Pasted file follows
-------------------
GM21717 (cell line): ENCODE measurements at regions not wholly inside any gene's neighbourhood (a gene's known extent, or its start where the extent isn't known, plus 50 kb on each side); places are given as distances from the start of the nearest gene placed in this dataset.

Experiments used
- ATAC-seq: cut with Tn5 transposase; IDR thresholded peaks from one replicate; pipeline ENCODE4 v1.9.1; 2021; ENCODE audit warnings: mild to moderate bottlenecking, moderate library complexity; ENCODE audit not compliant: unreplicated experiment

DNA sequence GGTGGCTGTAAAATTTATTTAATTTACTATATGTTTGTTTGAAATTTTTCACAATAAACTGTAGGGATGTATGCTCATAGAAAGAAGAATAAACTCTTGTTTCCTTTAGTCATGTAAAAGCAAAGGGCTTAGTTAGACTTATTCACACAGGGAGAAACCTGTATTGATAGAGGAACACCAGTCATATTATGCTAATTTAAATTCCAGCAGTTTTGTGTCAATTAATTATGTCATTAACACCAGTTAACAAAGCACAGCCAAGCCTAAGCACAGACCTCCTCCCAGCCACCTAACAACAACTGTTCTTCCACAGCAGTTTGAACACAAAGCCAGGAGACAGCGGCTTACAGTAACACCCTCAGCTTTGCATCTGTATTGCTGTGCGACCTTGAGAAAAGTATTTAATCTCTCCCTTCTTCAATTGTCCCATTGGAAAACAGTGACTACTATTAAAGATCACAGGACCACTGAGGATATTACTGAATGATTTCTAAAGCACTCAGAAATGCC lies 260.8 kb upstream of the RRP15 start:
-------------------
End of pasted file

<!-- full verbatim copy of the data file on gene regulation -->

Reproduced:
GM21717 (cell line): ENCODE measurements at regions not wholly inside any gene's neighbourhood (a gene's known extent, or its start where the extent isn't known, plus 50 kb on each side); places are given as distances from the start of the nearest gene placed in this dataset.

Experiments used
- ATAC-seq: cut with Tn5 transposase; IDR thresholded peaks from one replicate; pipeline ENCODE4 v1.9.1; 2021; ENCODE audit warnings: mild to moderate bottlenecking, moderate library complexity; ENCODE audit not compliant: unreplicated experiment

DNA sequence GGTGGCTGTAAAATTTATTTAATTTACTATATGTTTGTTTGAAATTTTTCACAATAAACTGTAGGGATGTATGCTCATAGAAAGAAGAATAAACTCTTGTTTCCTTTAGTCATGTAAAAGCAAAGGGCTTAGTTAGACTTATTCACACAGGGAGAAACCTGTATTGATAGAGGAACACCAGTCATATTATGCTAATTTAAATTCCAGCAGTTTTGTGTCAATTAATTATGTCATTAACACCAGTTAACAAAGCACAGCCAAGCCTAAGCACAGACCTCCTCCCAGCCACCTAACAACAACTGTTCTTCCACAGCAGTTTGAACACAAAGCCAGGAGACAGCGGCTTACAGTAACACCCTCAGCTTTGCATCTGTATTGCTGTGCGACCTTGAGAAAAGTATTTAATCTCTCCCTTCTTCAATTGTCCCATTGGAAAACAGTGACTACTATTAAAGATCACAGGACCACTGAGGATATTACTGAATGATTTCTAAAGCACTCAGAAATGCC lies 260.8 kb upstream of the RRP15 start: